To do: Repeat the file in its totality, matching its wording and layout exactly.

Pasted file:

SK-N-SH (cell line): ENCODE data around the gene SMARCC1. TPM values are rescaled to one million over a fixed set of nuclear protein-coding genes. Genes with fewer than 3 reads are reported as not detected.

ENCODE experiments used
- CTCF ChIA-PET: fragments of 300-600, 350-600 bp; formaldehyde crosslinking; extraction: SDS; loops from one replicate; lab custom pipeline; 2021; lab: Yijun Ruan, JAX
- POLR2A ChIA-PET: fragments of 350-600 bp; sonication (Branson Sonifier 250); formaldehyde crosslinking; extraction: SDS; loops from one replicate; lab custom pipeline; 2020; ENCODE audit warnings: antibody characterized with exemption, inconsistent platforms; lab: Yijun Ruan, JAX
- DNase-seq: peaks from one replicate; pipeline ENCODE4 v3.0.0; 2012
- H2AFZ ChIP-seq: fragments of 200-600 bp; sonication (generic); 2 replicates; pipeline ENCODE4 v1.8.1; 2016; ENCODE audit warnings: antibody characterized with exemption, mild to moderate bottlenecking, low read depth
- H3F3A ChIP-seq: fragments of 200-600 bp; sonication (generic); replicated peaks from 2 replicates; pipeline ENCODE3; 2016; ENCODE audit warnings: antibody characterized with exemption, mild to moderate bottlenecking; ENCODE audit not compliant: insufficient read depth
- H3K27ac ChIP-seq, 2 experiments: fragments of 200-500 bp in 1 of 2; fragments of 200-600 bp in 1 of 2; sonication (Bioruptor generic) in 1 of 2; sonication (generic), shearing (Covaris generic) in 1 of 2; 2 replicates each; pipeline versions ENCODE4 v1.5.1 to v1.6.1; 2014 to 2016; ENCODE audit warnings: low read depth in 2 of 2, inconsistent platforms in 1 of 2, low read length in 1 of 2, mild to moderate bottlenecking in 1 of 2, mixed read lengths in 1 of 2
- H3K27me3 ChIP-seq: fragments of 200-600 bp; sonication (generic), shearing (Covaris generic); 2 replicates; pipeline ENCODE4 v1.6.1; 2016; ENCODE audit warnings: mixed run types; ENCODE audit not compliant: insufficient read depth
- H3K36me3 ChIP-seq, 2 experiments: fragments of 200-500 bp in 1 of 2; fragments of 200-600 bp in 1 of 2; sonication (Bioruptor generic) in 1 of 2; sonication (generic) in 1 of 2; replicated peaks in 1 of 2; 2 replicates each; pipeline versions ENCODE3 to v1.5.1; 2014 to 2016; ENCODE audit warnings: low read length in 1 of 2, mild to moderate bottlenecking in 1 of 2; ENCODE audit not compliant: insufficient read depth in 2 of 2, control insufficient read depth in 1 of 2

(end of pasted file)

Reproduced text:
SK-N-SH (cell line): ENCODE data around the gene SMARCC1. TPM values are rescaled to one million over a fixed set of nuclear protein-coding genes. Genes with fewer than 3 reads are reported as not detected.

ENCODE experiments used
- CTCF ChIA-PET: fragments of 300-600, 350-600 bp; formaldehyde crosslinking; extraction: SDS; loops from one replicate; lab custom pipeline; 2021; lab: Yijun Ruan, JAX
- POLR2A ChIA-PET: fragments of 350-600 bp; sonication (Branson Sonifier 250); formaldehyde crosslinking; extraction: SDS; loops from one replicate; lab custom pipeline; 2020; ENCODE audit warnings: antibody characterized with exemption, inconsistent platforms; lab: Yijun Ruan, JAX
- DNase-seq: peaks from one replicate; pipeline ENCODE4 v3.0.0; 2012
- H2AFZ ChIP-seq: fragments of 200-600 bp; sonication (generic); 2 replicates; pipeline ENCODE4 v1.8.1; 2016; ENCODE audit warnings: antibody characterized with exemption, mild to moderate bottlenecking, low read depth
- H3F3A ChIP-seq: fragments of 200-600 bp; sonication (generic); replicated peaks from 2 replicates; pipeline ENCODE3; 2016; ENCODE audit warnings: antibody characterized with exemption, mild to moderate bottlenecking; ENCODE audit not compliant: insufficient read depth
- H3K27ac ChIP-seq, 2 experiments: fragments of 200-500 bp in 1 of 2; fragments of 200-600 bp in 1 of 2; sonication (Bioruptor generic) in 1 of 2; sonication (generic), shearing (Covaris generic) in 1 of 2; 2 replicates each; pipeline versions ENCODE4 v1.5.1 to v1.6.1; 2014 to 2016; ENCODE audit warnings: low read depth in 2 of 2, inconsistent platforms in 1 of 2, low read length in 1 of 2, mild to moderate bottlenecking in 1 of 2, mixed read lengths in 1 of 2
- H3K27me3 ChIP-seq: fragments of 200-600 bp; sonication (generic), shearing (Covaris generic); 2 replicates; pipeline ENCODE4 v1.6.1; 2016; ENCODE audit warnings: mixed run types; ENCODE audit not compliant: insufficient read depth
- H3K36me3 ChIP-seq, 2 experiments: fragments of 200-500 bp in 1 of 2; fragments of 200-600 bp in 1 of 2; sonication (Bioruptor generic) in 1 of 2; sonication (generic) in 1 of 2; replicated peaks in 1 of 2; 2 replicates each; pipeline versions ENCODE3 to v1.5.1; 2014 to 2016; ENCODE audit warnings: low read length in 1 of 2, mild to moderate bottlenecking in 1 of 2; ENCODE audit not compliant: insufficient read depth in 2 of 2, control insufficient read depth in 1 of 2